Buckingham embarrassed by David Cameron's revelations

While the British Supreme Court must determine whether Prime Minister Boris Johnson lied to Elizabeth II to suspend Parliament, his predecessor claims to have obtained support from the Queen in the 2014 Scottish referendum.

Time to Reading 4 min.

Subscribers article

Queen Elizabeth II and David Cameron, then prime minister, in 2012 at Downing Street. BEN STANSALL / AFP

A "Raising eyebrow" for Scotland … Apparently nothing like this: David Cameron said in a documentary broadcast by the BBC these days that he had asked Queen Elizabeth II for a symbolic gesture of this type, just before the referendum for Scotland's independence in 2014. The former prime minister was starting to panic, as the yes polls took the lead – it was ultimately the retention in the United Kingdom that prevailed. And he confessed to having solicited the private secretary of the sovereign.

This confidence earned him a severe reframing of Buckingham Palace on September 19th. The palace expressed its "Displeasure and annoyance", after the indiscretions of Mr. Cameron, in full promotion of his memoirs (For the record, HarperCollins, untranslated). The former prime minister had solicited the Queen during a visit to Balmoral, his Scottish residence, in September 2014.

A week later, a lady on the sidelines of a service at the church of Crathie, where the royal family participates in the services when she resides in Balmoral, swore that the queen had confided to her: "Let's hope people will think carefully about their future. " A reflection immediately interpreted as a signal against the independence of Scotland.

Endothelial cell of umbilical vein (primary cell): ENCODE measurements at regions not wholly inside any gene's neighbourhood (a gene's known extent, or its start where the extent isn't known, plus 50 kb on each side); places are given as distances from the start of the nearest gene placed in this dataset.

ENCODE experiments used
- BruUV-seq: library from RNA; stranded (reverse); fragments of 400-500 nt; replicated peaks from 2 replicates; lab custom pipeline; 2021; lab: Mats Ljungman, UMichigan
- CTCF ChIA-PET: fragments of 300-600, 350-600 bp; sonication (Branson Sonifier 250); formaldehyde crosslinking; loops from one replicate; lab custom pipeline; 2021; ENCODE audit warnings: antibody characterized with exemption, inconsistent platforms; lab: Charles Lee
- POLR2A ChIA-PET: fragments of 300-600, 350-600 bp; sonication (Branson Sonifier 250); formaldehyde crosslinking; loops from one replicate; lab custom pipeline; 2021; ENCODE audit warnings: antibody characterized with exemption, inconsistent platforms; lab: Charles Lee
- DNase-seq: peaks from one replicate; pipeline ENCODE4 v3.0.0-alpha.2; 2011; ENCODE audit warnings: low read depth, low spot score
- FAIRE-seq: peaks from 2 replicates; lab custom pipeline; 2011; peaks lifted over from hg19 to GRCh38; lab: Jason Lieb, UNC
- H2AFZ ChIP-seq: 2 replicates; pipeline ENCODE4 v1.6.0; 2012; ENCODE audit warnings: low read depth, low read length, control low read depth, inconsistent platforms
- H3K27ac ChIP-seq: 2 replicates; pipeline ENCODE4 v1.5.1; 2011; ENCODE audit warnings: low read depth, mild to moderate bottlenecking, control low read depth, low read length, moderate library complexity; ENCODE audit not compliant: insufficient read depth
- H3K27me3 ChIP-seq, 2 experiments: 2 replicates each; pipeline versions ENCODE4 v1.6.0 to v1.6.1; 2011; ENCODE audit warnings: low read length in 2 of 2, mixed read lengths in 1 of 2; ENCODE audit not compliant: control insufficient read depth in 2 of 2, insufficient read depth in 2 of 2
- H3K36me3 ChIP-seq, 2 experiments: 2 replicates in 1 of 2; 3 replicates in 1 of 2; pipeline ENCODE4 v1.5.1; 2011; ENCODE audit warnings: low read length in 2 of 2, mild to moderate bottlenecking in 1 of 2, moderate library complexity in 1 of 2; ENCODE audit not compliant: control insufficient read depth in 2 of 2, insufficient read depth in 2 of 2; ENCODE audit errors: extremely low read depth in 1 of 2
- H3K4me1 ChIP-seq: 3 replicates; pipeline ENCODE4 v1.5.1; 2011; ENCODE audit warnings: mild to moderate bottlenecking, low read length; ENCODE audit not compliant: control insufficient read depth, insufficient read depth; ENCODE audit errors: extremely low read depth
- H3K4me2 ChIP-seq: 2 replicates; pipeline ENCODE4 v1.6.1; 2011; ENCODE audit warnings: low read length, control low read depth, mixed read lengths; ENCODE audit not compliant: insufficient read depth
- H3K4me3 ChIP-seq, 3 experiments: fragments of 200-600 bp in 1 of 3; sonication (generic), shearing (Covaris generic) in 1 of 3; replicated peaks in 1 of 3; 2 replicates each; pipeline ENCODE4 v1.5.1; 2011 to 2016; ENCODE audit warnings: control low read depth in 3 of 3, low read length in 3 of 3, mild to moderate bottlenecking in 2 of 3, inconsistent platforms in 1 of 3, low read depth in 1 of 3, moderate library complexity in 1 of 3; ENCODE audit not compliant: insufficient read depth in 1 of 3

Politically less sensitive, though embarrassing: Mr. Cameron also told Times, in an interview published on September 20, that in Balmoral the Queen was driving "At a vertiginous speed" and that she would have told him "To be the only woman to have served as a pilot to the King of Saudi Arabia".

The "panic" of David Cameron

Mr. Cameron admitted to the BBC microphone that "People must think that I have already said too much." The episode may seem anecdotal, but it is not. Throughout her very long reign, Elizabeth II has stuck to a rule considered vital for the durability of the British monarchy: never to intervene in the national political game. Neither interviews nor confidences by intermediary media. It is also customary for the content of his interviews with prime ministers to remain strictly confidential.

"I'm not surprised that the palace responded in this way. The relationship between the Head of State (the Queen) and the head of the government is very special, there is nothing higher in terms of confidentiality, " commented the historian Lord Peter Hennessy in the columns of Times.


Please enter your comment!
Please enter your name here